Jakob Skøtt: Amor Fati

Causa Sui drummer Jakob Skøtt returns with his 2nd full length in his own name. Taking the leap from his debut Doppler’s introvert kosmische synthesizer dronescapes diving into a full blown mad scientist one-band mode, Jakob straps on a wide array of heavy percussive modes to fuel his vivid utopia of analogue synths and drums. It’s one man’s vision as crazed and intoxicated as it is soothing and compelling, borrowing as many clues from afro-beat, latin-grooves and new age-ambience as it does from the booming legacy of krautrock. The proceedings are distanced from both coolness and kitsch, and a refreshing break from any standards.

Mantis in Lace kicks off the record with a thick repetitive bass synth riff, on top of two drum kits battling to spontaneously combust. On top of that a heavy percussive layer of echo-addled synthesizers is working out a path of it’s own: An opening statement constantly collapsing on itself. Synthemesc takes a calmer, yet insisting percussive mode of full bodied Moog-tone carrying the track into a John Carpenter-ish landing. Araucaria Fire straps on congas for a more exotic journey into an organ riddled percussive climax, recollecting Trans Am and Tony Williams Lifetime. Side B lends to a more subtle start, with two tracks of electroorgasmic psychedelic bliss, leading the way into the heart of the title track – a heavy slice of funk as dense as any 4-piece band could have cooked it up. Earth of no Horizon lands the spaceship safely with echos of Terry Riley or Vangelis.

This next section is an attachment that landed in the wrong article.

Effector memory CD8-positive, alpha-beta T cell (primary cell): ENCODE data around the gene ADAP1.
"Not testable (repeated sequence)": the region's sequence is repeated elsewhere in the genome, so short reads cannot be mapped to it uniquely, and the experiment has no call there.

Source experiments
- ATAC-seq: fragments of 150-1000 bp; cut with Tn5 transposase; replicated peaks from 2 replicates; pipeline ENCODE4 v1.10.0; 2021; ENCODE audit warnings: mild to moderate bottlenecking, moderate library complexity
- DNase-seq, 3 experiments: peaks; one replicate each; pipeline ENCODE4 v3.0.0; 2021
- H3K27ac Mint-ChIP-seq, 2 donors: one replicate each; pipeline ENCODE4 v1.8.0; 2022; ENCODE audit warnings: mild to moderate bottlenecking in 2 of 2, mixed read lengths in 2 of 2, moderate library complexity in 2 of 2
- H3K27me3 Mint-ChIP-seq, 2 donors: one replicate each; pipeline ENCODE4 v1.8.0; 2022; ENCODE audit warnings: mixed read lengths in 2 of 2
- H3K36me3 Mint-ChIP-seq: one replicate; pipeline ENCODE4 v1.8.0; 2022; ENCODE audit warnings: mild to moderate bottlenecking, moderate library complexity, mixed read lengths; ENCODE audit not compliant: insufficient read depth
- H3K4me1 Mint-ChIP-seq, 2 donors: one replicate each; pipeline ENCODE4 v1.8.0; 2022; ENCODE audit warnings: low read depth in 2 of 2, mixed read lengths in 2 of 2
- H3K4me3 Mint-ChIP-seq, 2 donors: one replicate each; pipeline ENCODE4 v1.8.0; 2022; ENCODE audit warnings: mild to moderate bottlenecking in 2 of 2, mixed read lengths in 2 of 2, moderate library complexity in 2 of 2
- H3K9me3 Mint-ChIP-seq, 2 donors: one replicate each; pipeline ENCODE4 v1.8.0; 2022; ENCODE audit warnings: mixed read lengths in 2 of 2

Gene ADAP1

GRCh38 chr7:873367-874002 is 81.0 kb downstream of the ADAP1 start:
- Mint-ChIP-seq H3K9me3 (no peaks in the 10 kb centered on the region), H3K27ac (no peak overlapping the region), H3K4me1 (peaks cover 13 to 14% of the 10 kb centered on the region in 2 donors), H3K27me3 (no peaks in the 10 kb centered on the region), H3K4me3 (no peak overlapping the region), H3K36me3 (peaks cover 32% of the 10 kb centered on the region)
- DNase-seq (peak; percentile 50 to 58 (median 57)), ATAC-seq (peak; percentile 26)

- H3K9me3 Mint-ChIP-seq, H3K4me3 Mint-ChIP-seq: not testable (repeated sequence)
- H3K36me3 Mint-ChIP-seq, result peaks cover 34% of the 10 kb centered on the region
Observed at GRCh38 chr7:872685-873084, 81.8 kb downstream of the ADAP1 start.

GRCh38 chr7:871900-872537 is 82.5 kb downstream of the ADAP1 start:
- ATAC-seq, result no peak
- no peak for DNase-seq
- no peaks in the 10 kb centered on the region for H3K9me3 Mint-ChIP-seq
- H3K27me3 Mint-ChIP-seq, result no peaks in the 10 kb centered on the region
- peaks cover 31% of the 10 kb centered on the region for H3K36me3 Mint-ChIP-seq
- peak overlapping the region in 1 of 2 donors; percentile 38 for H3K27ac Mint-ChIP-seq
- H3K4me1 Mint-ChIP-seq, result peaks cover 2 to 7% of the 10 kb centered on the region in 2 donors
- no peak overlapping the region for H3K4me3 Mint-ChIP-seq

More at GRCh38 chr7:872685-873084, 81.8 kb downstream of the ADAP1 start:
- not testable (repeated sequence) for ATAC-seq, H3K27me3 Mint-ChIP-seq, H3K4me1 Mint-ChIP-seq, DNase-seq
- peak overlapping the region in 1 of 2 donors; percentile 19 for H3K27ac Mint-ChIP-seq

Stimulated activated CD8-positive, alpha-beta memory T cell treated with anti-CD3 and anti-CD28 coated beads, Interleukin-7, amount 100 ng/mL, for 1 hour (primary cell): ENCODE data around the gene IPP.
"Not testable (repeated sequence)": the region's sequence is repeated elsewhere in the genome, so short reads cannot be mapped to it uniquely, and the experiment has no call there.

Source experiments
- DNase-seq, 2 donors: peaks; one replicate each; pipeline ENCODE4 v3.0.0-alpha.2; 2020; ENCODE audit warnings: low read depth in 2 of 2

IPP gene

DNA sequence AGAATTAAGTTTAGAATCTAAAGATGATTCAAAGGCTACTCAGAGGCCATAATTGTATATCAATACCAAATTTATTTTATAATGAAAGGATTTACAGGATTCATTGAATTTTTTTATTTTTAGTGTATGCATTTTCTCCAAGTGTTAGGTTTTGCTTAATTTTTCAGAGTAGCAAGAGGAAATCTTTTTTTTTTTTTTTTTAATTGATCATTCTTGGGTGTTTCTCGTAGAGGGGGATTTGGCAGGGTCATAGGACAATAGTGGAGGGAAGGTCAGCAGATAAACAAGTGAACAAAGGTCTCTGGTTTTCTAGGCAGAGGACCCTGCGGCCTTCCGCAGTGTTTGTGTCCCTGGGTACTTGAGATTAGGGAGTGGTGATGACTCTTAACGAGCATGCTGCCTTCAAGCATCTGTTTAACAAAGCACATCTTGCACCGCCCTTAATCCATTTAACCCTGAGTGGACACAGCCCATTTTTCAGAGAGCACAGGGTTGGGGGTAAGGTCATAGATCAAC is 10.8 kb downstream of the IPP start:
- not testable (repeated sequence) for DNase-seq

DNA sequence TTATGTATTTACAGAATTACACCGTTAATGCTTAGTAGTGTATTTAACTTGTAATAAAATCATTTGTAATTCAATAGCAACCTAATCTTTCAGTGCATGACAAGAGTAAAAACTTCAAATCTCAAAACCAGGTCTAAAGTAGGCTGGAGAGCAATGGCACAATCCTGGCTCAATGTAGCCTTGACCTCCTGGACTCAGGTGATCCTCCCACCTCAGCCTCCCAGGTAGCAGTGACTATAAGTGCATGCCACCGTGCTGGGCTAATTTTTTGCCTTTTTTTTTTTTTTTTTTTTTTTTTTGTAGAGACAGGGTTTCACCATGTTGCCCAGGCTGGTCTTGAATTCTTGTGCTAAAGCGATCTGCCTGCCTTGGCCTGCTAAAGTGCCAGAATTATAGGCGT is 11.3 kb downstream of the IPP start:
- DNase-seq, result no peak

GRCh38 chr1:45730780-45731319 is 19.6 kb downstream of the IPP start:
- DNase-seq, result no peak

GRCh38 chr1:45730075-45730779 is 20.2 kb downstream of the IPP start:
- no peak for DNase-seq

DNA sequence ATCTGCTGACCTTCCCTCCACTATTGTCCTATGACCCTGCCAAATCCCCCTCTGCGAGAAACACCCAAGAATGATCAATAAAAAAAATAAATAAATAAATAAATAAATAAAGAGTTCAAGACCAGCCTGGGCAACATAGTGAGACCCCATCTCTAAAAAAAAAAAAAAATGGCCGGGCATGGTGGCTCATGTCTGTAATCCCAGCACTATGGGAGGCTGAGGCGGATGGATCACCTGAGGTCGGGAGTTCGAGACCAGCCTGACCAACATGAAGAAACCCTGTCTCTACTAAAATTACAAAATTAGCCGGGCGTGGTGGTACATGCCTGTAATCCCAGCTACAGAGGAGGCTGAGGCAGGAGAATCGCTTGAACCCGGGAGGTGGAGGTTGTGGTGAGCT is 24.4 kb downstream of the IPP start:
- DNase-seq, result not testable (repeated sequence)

Amor Fati is unique blend of improvisation, as well as carefully structured climaxes and shifts. All drums were recorded first take in a single afternoon, soloes slashed out in impulse mode, albeit everything was creatively mixed, using the editing process as yet another instrument in the vein of Bitches Brew, in line with the album’s title, giving apollonian structure to a dionysian chaos. It’s music that acknowledges both the glorious and the illfated in the unpredictable current of music.